'No Zero' policy at Maryland school draws scrutiny

A Montgomery County high school has created its own grading policy, telling teachers they can no longer give students a grade of “zero” even if the student doesn’t do any work.

A source provided FOX 5 material from the presentation given to teachers on the “No Zero Policy” at Winston Churchill High School in Potomac.

The mandate goes beyond the school district’s grading policy. A Montgomery County Public Schools spokesman said Wednesday that the school district was not aware of it until FOX 5 reached out.

In Montgomery County, it’s already pretty difficult for a student to fail. Under the school district’s policy, if a middle or high school student takes a test and gets every answer wrong, the grade is not a zero, it’s a 50 percent. MCPS policy prohibits teachers from “assigning a grade lower than 50 percent to a task/assessment,” but goes on to say, “if a student does no work on the task/assessment, the teacher will assign a zero. If a teacher determines the student did not attempt to meet the basic requirements of the task/assessment or the student engaged in academic dishonesty, the teacher may assign a zero.”

A Churchill high school teacher, who didn’t want to be identified, said he feels the policy sends students the wrong message. He’s also concerned that it deviates from the districtwide policy.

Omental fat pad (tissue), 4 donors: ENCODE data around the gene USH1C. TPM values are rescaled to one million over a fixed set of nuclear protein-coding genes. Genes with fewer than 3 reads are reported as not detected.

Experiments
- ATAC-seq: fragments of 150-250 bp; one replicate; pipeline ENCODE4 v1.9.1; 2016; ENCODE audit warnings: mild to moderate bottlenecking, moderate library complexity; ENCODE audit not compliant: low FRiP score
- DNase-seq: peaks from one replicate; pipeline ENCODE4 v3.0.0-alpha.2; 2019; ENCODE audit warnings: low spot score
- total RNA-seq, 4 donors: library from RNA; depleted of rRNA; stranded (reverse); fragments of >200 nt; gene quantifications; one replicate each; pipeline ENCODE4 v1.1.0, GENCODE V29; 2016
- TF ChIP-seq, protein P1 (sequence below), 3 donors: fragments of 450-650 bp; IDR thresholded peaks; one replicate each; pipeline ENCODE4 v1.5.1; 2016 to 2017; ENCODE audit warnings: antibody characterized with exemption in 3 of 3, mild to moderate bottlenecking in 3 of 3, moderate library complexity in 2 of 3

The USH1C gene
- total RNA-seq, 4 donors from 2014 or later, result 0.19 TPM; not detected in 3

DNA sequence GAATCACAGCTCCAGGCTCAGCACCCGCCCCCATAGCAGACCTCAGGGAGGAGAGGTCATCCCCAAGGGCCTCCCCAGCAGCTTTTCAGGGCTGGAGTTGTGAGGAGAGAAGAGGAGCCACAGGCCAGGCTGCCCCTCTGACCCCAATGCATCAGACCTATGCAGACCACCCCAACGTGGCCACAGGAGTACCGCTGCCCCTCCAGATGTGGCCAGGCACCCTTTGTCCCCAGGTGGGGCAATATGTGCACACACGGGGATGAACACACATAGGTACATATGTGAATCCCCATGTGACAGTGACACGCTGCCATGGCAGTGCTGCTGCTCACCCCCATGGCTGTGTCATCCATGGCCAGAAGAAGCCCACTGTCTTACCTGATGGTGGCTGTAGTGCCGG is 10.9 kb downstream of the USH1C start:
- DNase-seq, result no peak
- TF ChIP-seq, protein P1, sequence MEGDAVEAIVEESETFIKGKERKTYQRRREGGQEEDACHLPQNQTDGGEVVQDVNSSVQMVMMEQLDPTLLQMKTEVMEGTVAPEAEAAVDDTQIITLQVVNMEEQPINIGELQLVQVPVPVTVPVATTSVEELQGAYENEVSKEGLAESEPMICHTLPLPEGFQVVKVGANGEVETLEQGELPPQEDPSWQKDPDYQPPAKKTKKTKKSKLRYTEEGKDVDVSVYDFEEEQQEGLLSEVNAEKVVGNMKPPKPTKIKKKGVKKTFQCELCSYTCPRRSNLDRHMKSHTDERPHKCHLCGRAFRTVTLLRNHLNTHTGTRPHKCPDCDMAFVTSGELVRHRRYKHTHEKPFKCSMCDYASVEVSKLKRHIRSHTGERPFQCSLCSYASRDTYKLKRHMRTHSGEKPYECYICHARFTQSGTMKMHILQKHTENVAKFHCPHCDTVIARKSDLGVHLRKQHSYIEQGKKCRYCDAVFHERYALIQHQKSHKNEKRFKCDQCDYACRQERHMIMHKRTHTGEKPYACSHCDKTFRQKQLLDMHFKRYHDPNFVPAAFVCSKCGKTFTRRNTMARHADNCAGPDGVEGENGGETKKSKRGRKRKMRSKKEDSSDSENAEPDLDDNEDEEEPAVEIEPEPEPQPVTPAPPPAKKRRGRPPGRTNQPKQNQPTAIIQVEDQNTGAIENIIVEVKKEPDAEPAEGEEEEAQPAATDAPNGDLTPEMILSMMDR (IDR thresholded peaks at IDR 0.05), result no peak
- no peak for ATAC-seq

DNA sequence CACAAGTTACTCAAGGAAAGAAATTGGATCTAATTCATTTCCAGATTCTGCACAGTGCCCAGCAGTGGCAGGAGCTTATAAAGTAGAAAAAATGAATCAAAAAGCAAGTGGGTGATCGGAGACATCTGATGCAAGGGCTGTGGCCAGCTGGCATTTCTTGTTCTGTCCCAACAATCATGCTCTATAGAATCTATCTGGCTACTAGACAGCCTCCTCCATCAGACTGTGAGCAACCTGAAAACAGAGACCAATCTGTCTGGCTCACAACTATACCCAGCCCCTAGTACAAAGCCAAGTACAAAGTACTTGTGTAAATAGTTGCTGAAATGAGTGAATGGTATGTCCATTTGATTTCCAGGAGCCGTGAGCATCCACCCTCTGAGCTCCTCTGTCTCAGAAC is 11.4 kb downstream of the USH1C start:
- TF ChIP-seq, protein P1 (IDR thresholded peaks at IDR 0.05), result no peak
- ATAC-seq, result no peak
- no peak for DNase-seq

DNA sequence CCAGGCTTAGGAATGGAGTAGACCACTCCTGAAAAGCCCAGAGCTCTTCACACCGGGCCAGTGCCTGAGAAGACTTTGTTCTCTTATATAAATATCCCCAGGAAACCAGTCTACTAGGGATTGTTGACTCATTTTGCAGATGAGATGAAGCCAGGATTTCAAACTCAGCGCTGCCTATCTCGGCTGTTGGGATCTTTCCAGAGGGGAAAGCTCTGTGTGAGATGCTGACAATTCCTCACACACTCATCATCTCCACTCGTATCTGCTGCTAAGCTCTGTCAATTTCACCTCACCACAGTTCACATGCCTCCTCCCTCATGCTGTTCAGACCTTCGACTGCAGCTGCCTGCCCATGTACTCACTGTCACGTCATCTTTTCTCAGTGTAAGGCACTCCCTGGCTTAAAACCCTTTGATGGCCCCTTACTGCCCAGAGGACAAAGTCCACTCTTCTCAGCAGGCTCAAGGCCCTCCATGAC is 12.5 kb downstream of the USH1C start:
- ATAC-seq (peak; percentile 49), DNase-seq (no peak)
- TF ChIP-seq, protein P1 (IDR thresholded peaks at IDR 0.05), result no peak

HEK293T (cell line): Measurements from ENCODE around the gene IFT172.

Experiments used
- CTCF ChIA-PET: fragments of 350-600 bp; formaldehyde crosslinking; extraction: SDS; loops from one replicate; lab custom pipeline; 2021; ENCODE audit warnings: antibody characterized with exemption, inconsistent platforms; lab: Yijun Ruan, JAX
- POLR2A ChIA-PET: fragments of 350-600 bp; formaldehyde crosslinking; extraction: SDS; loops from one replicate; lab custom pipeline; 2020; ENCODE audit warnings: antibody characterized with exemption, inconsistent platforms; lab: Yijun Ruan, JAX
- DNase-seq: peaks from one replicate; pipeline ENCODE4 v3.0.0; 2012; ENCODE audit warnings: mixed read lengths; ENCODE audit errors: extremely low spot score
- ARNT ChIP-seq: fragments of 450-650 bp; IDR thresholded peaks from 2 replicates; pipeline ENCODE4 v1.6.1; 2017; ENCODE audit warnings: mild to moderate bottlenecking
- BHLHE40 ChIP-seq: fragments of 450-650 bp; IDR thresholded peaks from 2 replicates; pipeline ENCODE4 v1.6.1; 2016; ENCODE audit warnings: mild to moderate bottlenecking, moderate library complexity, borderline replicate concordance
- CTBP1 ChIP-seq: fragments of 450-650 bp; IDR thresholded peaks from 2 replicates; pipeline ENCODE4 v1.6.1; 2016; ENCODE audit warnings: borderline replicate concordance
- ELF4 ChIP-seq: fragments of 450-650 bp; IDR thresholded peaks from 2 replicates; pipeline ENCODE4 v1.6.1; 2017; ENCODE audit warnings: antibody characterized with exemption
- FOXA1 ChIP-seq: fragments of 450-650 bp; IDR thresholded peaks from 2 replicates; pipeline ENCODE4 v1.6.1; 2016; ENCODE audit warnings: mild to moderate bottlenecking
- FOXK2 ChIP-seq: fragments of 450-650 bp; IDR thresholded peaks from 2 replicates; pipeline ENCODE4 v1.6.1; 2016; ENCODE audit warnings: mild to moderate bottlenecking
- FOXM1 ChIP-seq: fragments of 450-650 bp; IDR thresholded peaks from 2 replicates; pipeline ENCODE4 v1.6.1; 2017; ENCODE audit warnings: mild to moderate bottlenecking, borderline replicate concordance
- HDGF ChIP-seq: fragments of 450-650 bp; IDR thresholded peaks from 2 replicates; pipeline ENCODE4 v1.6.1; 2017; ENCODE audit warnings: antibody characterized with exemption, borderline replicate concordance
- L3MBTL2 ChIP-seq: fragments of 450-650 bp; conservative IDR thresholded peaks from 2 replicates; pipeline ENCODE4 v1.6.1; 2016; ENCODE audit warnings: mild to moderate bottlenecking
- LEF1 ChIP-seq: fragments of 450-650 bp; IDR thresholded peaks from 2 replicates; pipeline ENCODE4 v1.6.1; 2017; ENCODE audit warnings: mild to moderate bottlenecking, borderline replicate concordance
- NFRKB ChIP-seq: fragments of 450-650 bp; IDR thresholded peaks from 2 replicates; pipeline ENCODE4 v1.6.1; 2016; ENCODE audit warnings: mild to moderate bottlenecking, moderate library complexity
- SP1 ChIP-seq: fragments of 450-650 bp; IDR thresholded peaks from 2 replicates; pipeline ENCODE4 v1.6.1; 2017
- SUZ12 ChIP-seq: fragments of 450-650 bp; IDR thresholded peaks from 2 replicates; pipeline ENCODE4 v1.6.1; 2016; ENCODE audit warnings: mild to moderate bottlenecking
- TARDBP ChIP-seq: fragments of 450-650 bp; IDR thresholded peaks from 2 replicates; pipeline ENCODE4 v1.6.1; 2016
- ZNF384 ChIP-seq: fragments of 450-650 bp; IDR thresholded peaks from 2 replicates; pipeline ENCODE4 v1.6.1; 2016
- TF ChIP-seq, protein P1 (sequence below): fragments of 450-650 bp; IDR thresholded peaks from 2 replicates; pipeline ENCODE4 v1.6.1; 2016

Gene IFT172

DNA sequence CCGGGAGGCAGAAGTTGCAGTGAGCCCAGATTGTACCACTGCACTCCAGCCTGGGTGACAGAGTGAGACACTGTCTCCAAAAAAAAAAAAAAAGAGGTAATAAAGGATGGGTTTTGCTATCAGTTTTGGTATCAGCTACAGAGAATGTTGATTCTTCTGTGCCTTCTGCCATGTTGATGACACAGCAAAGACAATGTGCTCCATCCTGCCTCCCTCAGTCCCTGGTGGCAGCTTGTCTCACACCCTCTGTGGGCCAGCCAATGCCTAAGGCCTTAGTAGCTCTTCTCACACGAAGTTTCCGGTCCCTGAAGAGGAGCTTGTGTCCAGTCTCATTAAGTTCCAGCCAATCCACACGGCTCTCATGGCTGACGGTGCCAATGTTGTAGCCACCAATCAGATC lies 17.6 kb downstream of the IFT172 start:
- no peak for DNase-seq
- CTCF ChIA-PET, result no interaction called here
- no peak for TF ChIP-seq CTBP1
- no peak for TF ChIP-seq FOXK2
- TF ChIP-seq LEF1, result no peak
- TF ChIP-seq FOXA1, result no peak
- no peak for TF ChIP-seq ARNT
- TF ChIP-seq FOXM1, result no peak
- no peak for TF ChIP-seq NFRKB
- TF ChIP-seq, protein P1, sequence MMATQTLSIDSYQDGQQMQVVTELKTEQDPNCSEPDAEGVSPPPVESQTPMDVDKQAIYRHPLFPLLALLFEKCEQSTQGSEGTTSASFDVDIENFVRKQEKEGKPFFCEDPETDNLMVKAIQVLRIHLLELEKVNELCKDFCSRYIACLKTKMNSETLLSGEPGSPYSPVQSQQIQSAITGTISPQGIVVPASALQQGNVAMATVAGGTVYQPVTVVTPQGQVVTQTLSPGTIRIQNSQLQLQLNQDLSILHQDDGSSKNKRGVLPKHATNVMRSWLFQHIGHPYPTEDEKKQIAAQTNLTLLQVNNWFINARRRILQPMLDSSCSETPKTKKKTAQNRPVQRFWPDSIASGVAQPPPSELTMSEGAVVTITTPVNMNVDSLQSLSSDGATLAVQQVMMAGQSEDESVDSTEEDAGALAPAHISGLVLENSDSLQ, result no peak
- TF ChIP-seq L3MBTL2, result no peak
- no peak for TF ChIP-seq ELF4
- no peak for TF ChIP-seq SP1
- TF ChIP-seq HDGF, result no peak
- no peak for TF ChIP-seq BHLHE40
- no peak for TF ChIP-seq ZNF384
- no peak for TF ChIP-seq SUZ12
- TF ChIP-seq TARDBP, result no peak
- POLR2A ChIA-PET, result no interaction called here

“If it’s an MCPS policy, fine,” he said. “I have a problem with it being policy in some high schools and not others because that’s lack of consistency across the school system.”

MCPS spokesman Derek Turner said school district officials are now investigating whether this is a violation of policy. He said leadership at Churchill believes they have authority to make the change. Turner said he’s not aware of other MCPS schools with the “No Zero” policy.

Michael Petrilli is a Montgomery County parent and president of the Thomas B. Fordham Institute, a conservative-leaning education think tank. He said educators’ power to enforce standards is being taken away.

“We’re trying to prepare these teenagers for the real world which is going to hit them in the face just a few years from now,” Petrilli said. 

He said he understands the district’s policy is meant to keep students from losing motivation.

“If they get a zero on a big assignment and it means that from the beginning almost of the semester they know they’re going to flunk that course, then you have a student who’s not motivated at all,” Petrilli said. “That’s an issue. The district is trying to address that. But to then say that if instead you have a kid who’s just refusing to do the work, and you’re not going to give them a zero, I don’t understand that line of thinking. And if I were a teacher, I’d be very frustrated.”

It’s unknown what prompted Churchill leaders to make the change. The graduation rate at the school last year was over 97 percent.